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Posted: Jan 17th, 2013
Almost 250 nanomedicine products approved or in clinical study
(Nanowerk Spotlight) According to an expert group of the European Medicines Evaluation Agency Source ("Reflection paper on nanotechnology-based medicinal products for human use"; pdf), "the majority of current commercial applications of nanotechnology to medicine is geared towards drug delivery to enable new modes of action, as well as better targeting and bioavailability of existing medicinal substances. Novel applications of nanotechnology include nanostructure scaffolds for tissue replacement, nanostructures that allow transport across biological barriers, remote control of nanoprobes, integrated implantable sensory nanoelectronic systems and multifunctional chemical structures for drug delivery and targeting of disease."
The authors gathered information on 247 nanomedicine products that are already approved or in various stages of clinical study and describe each based on various dimensions, including FDA classification, approval status, nanoscale size, treated condition, nanostructure, and others.
They point out, though, that it is difficult to locating basic information on nanomedicine products: "This is partly due to the lack of a clear definition and categorization of nanomedicine as a unique product class. However, it is also difficult to identify products that do not use nano-related terminology in their literature, and this can serve as an impetus for companies to avoid nano branding, if they perceive an elevated regulatory effort or negative public perception."
The table below provides a breakdown of the type of nanostructures utilized in the confirmed and likely nanomedicine products. The various forms of free nanoparticles were the most prevalent categories, with significant numbers in both commercial products and investigational applications.
The high level of development in nanoscale liposomes and emulsions should be highlighted; many developing drug-delivery platforms take advantage of liposomal and emulsion formulations.
In the above table, "therapeutic" is defined to include drugs, vaccines, and biologicals that are intended to directly remedy a medical condition. All other applications and products were generally classified as "devices".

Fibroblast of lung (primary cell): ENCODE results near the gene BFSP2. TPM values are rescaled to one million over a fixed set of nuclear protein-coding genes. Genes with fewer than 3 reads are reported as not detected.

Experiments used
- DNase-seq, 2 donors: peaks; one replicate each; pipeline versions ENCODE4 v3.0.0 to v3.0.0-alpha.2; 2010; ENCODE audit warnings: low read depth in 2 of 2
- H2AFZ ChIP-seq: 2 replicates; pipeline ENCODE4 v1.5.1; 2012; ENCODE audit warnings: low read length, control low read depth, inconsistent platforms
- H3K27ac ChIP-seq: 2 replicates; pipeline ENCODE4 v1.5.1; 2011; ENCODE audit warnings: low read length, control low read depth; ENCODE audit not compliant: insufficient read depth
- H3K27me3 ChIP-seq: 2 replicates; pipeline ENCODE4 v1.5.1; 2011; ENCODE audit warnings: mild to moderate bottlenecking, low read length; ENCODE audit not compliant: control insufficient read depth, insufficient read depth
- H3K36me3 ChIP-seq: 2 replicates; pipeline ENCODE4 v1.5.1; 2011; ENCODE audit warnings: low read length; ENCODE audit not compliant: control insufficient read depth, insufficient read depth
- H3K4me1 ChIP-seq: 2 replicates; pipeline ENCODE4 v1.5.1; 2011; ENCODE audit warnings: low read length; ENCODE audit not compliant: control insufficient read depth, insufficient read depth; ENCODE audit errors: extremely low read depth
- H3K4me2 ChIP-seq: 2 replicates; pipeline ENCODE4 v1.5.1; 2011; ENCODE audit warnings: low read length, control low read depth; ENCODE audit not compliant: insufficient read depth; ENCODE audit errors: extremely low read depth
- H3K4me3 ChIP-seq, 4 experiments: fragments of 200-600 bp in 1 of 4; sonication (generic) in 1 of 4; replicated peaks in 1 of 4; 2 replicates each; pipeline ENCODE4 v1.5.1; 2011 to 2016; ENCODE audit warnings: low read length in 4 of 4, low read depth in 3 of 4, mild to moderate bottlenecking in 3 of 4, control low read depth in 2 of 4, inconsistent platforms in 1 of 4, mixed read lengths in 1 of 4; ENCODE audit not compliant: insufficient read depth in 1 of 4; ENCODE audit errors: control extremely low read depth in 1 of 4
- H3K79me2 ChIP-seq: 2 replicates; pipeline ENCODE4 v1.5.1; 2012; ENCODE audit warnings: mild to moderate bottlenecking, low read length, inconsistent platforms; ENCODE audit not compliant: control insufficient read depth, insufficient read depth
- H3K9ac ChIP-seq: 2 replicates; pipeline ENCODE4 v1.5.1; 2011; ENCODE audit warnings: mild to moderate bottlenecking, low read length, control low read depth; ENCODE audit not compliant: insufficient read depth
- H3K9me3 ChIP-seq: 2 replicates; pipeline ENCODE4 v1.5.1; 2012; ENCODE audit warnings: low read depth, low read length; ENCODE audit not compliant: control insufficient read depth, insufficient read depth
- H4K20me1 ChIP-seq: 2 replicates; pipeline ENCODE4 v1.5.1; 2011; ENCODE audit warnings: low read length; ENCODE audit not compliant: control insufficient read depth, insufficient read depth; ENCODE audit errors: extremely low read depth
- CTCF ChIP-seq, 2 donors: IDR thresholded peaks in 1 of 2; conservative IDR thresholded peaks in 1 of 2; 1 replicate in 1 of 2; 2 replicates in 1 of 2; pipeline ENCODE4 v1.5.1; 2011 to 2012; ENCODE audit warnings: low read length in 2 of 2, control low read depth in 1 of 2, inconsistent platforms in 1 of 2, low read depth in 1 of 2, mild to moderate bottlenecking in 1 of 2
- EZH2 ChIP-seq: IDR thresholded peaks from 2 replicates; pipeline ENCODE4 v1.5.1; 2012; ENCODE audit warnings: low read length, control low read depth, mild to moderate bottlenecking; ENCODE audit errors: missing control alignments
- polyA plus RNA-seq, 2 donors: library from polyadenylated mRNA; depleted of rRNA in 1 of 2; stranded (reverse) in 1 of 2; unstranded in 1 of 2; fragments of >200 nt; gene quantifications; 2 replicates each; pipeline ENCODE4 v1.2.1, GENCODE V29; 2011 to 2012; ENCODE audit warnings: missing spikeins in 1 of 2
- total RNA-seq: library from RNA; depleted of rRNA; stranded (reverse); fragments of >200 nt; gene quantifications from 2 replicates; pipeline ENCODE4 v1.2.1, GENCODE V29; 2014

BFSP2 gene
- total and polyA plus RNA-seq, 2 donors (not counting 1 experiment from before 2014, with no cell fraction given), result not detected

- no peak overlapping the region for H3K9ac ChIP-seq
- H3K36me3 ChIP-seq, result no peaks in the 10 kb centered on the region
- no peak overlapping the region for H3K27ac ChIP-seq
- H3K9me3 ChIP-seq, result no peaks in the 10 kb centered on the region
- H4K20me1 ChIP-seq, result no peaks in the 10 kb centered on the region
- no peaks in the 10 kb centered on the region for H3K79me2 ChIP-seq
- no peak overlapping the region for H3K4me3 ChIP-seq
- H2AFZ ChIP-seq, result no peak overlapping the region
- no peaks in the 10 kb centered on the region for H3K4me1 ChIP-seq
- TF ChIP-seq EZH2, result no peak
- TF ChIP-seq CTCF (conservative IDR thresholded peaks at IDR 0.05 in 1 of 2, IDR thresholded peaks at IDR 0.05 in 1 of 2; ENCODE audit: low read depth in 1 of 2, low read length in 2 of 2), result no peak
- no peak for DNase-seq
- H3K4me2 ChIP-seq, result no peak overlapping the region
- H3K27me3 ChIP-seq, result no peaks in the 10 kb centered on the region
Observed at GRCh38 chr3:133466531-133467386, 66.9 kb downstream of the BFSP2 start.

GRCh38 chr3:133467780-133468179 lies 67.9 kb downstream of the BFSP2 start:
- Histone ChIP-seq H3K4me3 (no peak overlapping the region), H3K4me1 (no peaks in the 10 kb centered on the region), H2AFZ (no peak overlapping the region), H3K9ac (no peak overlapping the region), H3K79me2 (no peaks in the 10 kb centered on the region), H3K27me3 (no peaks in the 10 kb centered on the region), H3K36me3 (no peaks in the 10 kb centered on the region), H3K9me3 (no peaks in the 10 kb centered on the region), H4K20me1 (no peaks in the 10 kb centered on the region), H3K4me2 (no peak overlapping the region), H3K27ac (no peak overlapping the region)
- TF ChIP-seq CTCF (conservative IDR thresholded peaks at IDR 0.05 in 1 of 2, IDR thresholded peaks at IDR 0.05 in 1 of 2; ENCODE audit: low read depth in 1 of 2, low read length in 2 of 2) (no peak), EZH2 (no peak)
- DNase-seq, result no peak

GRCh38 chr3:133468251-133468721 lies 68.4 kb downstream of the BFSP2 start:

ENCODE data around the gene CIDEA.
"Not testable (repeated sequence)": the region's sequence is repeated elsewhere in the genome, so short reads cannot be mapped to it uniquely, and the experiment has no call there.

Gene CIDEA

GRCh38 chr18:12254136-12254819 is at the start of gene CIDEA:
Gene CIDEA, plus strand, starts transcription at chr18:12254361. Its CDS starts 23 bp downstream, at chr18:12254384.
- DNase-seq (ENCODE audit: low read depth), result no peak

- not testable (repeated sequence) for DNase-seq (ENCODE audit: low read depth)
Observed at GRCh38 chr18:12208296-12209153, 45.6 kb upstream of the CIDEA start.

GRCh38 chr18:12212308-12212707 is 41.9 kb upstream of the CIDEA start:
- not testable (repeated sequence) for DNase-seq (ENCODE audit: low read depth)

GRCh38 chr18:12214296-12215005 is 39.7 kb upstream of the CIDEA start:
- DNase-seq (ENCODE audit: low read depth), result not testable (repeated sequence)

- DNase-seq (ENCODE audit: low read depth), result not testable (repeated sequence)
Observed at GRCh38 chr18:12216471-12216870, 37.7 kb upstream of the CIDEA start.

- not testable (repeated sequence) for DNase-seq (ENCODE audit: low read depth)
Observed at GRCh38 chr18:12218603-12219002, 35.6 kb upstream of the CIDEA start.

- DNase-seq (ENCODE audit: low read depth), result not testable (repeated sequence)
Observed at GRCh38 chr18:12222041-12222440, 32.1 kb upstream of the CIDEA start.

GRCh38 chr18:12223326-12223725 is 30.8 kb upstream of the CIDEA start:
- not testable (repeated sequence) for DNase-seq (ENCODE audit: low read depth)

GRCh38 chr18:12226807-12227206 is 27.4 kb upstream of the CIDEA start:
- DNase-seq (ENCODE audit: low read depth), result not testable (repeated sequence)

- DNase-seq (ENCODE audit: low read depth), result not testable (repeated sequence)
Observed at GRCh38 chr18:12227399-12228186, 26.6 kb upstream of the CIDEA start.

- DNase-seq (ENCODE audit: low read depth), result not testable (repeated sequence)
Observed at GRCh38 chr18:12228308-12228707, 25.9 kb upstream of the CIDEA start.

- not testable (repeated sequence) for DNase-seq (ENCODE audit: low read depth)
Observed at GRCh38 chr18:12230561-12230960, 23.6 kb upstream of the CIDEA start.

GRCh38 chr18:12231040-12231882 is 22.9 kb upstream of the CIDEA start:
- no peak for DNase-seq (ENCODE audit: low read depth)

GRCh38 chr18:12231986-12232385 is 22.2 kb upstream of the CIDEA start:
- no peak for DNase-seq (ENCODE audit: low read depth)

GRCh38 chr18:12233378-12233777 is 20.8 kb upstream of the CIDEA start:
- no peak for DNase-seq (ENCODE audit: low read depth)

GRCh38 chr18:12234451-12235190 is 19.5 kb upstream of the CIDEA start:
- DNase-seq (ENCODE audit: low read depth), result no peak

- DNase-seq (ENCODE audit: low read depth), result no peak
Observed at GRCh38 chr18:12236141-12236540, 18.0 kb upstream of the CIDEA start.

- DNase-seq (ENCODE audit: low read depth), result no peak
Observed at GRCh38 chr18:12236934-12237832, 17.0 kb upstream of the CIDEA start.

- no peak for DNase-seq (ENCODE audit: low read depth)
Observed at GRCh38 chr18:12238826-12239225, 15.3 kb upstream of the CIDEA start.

Based on their documentation of the many nanomedicine products already in use in humans, the study indentifies several interesting trends forecasting the future of nanomedicine. "The most overwhelming trend observed in the data is the many cancer treatments under development. This circumstance can be tied to the significant investments the National Cancer Institute (NCI) has made in nanotechnology over the past decade, the fact that cancer is the worldwide leading cause of death, and the inherent benefits that nanoplatforms offer for therapeutic delivery. However, it might also be due in part to the sense that life-threatening cancers warrant the investigation of treatments using emerging technologies such as nanotechnology."
Another theme playing a major role in today's nanomedicine that is likely to undergo significant development in the near future is in vivo targeting. The review identifies a large number of products utilizing the enhanced permeability and retention (EPR) effect, as well as several taking advantage of more active modes of targeting.
Looking ahead, the authors project that the next phases of development in nanomedicine are likely to take advantage of combined applications in the form of both multimodal treatments (utilizing nanomedicine in combination with current treatments) and theranostic platforms (single nanomedicine applications with multiple modes of action).
Based on their difficulties with clearly identifying nanomedicine applications, the authors state that this reveals two clear needs that should be addressed for any regulatory approach for nanomedicine to succeed: "1) developing an effective and clear definition outlining the field and 2) creating a standardized approach for gathering, sharing, and tracking relevant information on nanomedicine applications and products (without creating additional barriers for medical innovation).
"Both the NCL and FDA are taking steps in the right direction, but broader-reaching efforts are necessary to clarify the definition of “nanomedicine,” track key data, and facilitate coordination among agencies in this complex arena."